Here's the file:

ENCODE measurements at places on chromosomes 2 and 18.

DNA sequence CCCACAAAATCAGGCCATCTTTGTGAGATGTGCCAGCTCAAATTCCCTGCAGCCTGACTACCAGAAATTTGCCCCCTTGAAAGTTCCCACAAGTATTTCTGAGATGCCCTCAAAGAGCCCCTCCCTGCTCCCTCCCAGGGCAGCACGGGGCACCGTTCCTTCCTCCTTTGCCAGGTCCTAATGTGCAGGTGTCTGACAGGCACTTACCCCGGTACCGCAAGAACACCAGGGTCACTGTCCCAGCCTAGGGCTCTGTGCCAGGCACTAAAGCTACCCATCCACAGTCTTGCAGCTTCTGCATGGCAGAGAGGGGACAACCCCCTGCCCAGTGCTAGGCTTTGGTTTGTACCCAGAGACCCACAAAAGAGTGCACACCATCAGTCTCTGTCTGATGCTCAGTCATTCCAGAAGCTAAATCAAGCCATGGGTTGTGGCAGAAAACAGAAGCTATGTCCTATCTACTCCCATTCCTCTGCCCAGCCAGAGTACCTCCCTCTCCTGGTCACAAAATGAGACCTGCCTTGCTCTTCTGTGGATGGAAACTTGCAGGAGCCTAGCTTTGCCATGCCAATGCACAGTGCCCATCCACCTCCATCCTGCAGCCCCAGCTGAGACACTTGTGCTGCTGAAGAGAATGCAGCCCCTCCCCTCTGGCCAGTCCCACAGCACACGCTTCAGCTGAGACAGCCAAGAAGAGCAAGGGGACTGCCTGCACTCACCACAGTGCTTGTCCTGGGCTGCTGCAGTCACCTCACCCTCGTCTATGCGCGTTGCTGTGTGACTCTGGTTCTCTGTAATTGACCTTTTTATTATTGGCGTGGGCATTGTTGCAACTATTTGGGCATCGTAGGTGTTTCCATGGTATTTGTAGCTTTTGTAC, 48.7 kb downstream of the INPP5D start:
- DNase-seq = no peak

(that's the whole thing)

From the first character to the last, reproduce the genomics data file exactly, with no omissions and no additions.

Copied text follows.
ENCODE measurements at places on chromosomes 2 and 18.

DNA sequence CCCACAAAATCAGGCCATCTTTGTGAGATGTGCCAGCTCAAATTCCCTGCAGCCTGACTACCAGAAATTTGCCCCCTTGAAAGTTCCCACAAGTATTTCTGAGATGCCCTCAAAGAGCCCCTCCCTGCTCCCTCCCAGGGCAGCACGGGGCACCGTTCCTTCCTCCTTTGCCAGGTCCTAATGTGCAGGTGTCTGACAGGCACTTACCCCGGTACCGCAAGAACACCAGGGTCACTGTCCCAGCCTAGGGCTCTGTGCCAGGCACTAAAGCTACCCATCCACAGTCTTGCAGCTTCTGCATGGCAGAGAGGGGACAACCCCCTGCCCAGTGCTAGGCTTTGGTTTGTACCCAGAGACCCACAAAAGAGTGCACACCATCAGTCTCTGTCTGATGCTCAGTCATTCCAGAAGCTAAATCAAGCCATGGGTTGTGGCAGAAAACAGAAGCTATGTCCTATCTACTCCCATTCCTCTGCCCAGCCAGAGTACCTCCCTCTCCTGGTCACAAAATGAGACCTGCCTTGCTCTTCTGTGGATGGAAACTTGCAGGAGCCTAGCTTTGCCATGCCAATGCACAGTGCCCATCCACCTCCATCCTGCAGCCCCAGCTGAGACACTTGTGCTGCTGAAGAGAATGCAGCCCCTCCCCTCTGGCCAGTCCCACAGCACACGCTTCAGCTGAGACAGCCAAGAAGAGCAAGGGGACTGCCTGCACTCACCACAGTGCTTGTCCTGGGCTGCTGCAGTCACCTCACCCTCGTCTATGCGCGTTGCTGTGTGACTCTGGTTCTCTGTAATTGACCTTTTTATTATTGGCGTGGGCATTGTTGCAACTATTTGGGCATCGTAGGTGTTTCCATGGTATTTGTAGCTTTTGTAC, 48.7 kb downstream of the INPP5D start:
- DNase-seq = no peak